With declining enrollment one of the major factors in the financial issues facing the Frontier Local school district in recent years, a 42 percent increase in kindergarten enrollment is a welcome development to Superintendent Bruce Kidder.
"I'm hoping that the economy's picking up a little bit and people are moving into this area," he said. "I'm hoping it's stopping the decline."
Frontier has seen the largest decline - more than 25 percent - in enrollment of any of the six public school districts in Washington County over the last decade. Only Wolf Creek Local Schools had less than a 13 percent drop from the 2002-03 school year to 2012-13, and that district's numbers have fluctuated more during the 10-year period.
EVAN BEVINS The Marietta Times
Newport Elementary kindergartner Miley Kiggans, left, gives her teacher, Angie Ashworth, a high five after reading the alphabet on a board in the classroom. Kiggans is one of 35 kindergartners at Newport this year and one of 64 in the Frontier Local school district.
The drop is attributed to economic factors, like businesses leaving or reducing their workforces and residents following jobs out of the area; cultural shifts, including families having fewer children than they did decades ago; and changes in education, with home-schooling and online community schools becoming more popular.
Having 64 kindergartners start the school year after 45 seniors graduated is a positive sign to Kidder, just as welcoming 91 kindergartners after saying goodbye to 74 graduates pleases Belpre City Schools Superintendent Tony Dunn.
"We have seen some young families move into our district lately, and we are very glad," Dunn said in an email. "We believe we are doing good things in our schools, and increased enrollment is one of those data points that we look at for verification of that belief."
But Dunn and Kidder admit that while they have their theories about what might be contributing to the increases, they don't know for sure, nor can they say with certainty whether it's a blip on the radar or the start of a long-term trend.
Charlotte Keim, president of the Marietta Area Chamber of Commerce, said she's seen some indications more people are moving into the area. The chamber has sent out close to 100 relocation packets in response to requests from 27 different states. While most came from within Ohio, Keim said the chamber has also gotten inquiries from California, Texas, Pennsylvania and more.
"I've been noticing we've been putting a lot more (packets) together, and they've been disappearing fast," she said.
The oil and gas boom may be one factor, although some people indicated they simply want to be closer to family, Keim said. And there are jobs to be found without leaving the area, she said, if people are willing to get the training and do the work.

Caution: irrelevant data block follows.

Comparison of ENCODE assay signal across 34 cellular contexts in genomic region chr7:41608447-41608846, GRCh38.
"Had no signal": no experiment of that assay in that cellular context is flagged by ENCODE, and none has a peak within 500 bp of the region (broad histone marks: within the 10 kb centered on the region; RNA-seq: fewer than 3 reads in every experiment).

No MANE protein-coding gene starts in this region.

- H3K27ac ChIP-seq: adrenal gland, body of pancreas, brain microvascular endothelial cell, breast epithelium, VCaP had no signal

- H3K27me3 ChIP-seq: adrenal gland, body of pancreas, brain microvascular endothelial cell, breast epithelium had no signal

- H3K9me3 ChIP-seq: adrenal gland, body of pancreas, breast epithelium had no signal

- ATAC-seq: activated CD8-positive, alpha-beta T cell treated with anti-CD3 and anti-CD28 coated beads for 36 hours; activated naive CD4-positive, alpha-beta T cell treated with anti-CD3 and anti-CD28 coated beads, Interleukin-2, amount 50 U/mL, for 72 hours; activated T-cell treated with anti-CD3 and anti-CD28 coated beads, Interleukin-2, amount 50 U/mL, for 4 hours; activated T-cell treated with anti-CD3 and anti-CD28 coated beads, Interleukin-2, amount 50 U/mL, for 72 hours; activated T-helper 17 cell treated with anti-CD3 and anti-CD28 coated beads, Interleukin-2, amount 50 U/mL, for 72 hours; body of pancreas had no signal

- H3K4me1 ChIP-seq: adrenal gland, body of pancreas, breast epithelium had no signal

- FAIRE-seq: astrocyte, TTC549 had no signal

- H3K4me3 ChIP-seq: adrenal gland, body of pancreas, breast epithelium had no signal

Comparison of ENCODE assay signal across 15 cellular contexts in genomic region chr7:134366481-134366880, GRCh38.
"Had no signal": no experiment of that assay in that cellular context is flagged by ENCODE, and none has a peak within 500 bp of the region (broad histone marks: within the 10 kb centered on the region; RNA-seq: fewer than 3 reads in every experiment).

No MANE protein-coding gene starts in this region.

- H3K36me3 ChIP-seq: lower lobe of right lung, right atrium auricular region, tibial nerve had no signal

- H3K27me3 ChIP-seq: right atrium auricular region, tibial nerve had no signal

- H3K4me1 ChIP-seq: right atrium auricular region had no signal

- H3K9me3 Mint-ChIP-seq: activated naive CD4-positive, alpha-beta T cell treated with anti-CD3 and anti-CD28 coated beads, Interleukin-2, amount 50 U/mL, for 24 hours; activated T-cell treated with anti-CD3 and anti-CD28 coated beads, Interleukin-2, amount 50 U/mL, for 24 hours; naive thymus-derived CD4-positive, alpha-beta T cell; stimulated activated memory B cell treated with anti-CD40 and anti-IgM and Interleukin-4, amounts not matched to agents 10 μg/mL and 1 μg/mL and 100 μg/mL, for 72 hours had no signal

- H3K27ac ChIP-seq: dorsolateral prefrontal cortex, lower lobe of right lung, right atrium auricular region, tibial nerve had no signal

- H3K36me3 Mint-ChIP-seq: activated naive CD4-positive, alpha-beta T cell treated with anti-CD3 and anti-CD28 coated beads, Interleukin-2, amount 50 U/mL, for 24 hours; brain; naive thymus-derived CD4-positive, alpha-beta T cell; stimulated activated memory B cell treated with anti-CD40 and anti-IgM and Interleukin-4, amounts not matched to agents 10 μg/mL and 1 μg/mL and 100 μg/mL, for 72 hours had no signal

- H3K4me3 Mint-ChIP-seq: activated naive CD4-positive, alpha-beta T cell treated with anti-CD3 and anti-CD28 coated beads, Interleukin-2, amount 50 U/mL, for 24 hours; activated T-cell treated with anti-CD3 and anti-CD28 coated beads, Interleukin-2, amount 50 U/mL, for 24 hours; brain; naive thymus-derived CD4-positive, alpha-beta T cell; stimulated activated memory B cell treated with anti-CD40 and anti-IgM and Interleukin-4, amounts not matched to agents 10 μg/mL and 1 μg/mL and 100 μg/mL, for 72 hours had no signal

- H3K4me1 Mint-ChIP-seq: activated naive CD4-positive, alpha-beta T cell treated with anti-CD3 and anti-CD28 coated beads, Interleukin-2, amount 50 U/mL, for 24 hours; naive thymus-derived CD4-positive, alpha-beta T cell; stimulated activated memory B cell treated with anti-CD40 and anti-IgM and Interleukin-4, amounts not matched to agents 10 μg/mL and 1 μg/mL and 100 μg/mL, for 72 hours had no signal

"There are still a lot of blue-collar jobs around here," Keim said. "But they have to be willing to work hard. And some of this is hard, physical labor."
Belpre and Frontier are the only districts in the county to have more kindergartners starting this year than seniors graduating in the school year just completed.
Of course, those aren't the only reasons school enrollment numbers change. Although the Marietta City school district has had fewer new kindergartners than graduating seniors over the last two years, Superintendent Harry Fleming said the district's overall enrollment has remained steady since he returned to the district in 2011.
And having more seniors graduate than kindergartners start is the norm in the Wolf Creek Local district, yet they've seen slightly less than a 3 percent drop in total enrollment since 2002-03. Just 39 kindergartners entered the district in 1999-2000 as future members of the class of 2013, yet 69 graduated in May.
"One of the reasons, I think, is we set very stiff parameters at the lower grade level for open enrollment," Wolf Creek Superintendent Bob Caldwell said.
The district tries to maintain a ratio of 15 students to a teacher in kindergarten through fifth grade, raising that to 20 for sixth grade and 25 in grades seven through 12.
"The older you get, the more apt you are to be accepted," Caldwell said.
While those requirements limit the number of open enrollment requests that are granted, Caldwell said the small classes seem to be one reason families from outside the district want to send their children there.
One reason enrollment is followed closely is because it is tied to state funding. And while it may make sense to some that a district receives less money if it has fewer students, the reality isn't that simple, said Fort Frye Local Schools Superintendent Stephanie Starcher.
"For example, I have 20 fewer students, but ... the students are dispersed across grade levels and buildings," she said.
So if that cost a district $100,000 in state funding, the response wouldn't be as simple as eliminating a teaching position or cutting a bus route.
Since she just became superintendent this month, Starcher didn't want to speculate on why Fort Frye's enrollment is down this year - currently less than 1,000 students, although numbers are still being finalized at all districts.
Longtime Fort Frye Local Board of Education member David White said the downward trend concerns him.
"We're becoming a small school district and we need to - I know it's a bad word - consolidate with" Wolf Creek, he said. "I don't know how we can ask the taxpayers to continue to operate small districts like this."
Consolidation of the districts - whose high schools are a little more than a mile apart - has been discussed in the past, but there was little support in either community. That seems to remain true today.
"Personally and professionally, I am opposed to consolidation," Caldwell said. "The geographics of the larger districts do not work."
Starcher said the idea has not been discussed with her.